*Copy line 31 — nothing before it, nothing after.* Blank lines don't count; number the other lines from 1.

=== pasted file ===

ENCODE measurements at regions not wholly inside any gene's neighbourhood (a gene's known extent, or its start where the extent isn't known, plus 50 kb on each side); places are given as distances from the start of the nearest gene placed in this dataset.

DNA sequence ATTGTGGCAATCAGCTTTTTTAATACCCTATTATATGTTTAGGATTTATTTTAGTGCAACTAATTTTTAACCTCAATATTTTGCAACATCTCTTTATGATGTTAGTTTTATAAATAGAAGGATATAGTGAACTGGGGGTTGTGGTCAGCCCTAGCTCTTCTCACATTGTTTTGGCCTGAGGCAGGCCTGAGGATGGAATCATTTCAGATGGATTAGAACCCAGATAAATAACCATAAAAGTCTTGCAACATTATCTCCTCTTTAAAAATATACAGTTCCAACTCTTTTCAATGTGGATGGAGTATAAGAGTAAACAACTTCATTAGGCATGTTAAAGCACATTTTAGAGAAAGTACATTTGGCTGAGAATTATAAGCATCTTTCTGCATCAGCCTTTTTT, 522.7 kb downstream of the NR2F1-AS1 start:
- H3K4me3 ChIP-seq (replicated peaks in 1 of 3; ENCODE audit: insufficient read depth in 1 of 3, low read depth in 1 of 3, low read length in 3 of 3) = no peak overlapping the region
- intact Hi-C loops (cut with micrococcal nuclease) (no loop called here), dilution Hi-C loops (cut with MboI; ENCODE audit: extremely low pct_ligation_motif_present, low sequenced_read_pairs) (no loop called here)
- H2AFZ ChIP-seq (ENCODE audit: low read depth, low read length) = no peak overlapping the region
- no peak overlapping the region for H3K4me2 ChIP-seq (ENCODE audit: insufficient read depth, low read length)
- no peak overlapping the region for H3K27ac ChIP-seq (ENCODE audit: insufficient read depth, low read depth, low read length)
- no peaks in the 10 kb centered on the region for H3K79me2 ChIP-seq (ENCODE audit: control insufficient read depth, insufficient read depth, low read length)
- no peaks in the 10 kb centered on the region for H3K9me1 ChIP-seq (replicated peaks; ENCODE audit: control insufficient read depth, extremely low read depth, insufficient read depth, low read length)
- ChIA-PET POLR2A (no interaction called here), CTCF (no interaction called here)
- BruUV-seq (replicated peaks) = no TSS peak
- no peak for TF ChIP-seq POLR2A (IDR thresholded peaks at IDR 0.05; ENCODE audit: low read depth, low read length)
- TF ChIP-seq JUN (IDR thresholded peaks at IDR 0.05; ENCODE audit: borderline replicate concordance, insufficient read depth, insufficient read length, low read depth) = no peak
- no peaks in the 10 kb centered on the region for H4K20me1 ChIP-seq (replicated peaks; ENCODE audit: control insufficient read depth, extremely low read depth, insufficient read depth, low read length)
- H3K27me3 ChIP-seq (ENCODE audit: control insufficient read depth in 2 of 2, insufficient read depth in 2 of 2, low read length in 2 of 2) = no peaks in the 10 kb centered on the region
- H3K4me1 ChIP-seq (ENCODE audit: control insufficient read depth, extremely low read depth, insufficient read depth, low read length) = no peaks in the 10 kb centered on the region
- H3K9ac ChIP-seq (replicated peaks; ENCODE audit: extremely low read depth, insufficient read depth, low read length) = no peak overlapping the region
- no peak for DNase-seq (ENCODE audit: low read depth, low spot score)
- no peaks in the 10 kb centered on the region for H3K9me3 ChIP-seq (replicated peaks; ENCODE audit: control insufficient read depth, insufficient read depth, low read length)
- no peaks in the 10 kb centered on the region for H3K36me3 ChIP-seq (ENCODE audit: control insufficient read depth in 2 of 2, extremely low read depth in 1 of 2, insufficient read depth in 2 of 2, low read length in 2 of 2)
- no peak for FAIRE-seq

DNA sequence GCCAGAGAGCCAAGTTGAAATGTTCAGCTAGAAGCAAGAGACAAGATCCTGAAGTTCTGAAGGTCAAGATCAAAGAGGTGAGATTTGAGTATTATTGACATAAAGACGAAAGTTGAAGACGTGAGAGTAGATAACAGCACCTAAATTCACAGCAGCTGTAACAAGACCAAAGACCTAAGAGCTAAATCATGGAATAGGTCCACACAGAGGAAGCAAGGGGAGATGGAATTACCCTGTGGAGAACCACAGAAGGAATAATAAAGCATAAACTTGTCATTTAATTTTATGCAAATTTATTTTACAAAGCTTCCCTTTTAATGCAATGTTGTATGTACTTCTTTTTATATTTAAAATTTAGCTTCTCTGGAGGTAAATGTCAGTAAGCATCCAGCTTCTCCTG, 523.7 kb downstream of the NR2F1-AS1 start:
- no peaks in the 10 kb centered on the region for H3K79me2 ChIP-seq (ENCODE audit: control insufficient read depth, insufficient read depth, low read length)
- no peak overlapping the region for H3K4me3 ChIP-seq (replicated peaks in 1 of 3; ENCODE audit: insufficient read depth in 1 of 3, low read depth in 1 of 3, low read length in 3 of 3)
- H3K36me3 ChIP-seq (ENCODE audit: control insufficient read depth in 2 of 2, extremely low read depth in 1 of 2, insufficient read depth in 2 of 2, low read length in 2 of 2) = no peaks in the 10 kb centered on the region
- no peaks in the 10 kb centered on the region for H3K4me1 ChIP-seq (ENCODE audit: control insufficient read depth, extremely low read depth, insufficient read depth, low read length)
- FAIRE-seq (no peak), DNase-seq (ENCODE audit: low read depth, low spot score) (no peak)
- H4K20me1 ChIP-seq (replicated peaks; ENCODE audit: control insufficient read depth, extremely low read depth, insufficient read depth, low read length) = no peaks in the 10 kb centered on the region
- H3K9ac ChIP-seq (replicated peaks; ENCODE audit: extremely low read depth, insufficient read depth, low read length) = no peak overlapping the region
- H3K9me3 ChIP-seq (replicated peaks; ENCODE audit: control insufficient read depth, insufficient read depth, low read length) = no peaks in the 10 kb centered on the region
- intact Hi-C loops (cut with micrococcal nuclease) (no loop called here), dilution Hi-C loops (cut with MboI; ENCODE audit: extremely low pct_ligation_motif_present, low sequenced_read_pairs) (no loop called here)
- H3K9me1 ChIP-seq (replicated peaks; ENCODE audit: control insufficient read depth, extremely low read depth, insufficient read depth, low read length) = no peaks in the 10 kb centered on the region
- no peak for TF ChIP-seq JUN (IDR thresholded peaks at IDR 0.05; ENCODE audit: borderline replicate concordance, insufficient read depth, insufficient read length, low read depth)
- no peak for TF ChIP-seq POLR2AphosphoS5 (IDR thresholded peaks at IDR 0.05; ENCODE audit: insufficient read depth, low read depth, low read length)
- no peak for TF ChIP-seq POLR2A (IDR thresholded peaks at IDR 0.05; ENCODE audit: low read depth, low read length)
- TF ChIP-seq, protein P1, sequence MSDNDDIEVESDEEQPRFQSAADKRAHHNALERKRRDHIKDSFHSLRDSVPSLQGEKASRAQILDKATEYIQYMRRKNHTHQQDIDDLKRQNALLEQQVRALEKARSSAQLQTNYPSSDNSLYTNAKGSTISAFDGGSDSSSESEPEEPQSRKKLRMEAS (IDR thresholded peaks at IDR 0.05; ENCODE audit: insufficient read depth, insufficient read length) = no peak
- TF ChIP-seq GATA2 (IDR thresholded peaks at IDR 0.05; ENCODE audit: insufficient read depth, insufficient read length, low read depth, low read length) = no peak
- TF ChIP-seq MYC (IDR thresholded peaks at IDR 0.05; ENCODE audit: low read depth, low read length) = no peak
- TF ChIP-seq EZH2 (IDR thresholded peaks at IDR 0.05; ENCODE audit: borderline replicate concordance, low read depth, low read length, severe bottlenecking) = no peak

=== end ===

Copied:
- intact Hi-C loops (cut with micrococcal nuclease) (no loop called here), dilution Hi-C loops (cut with MboI; ENCODE audit: extremely low pct_ligation_motif_present, low sequenced_read_pairs) (no loop called here)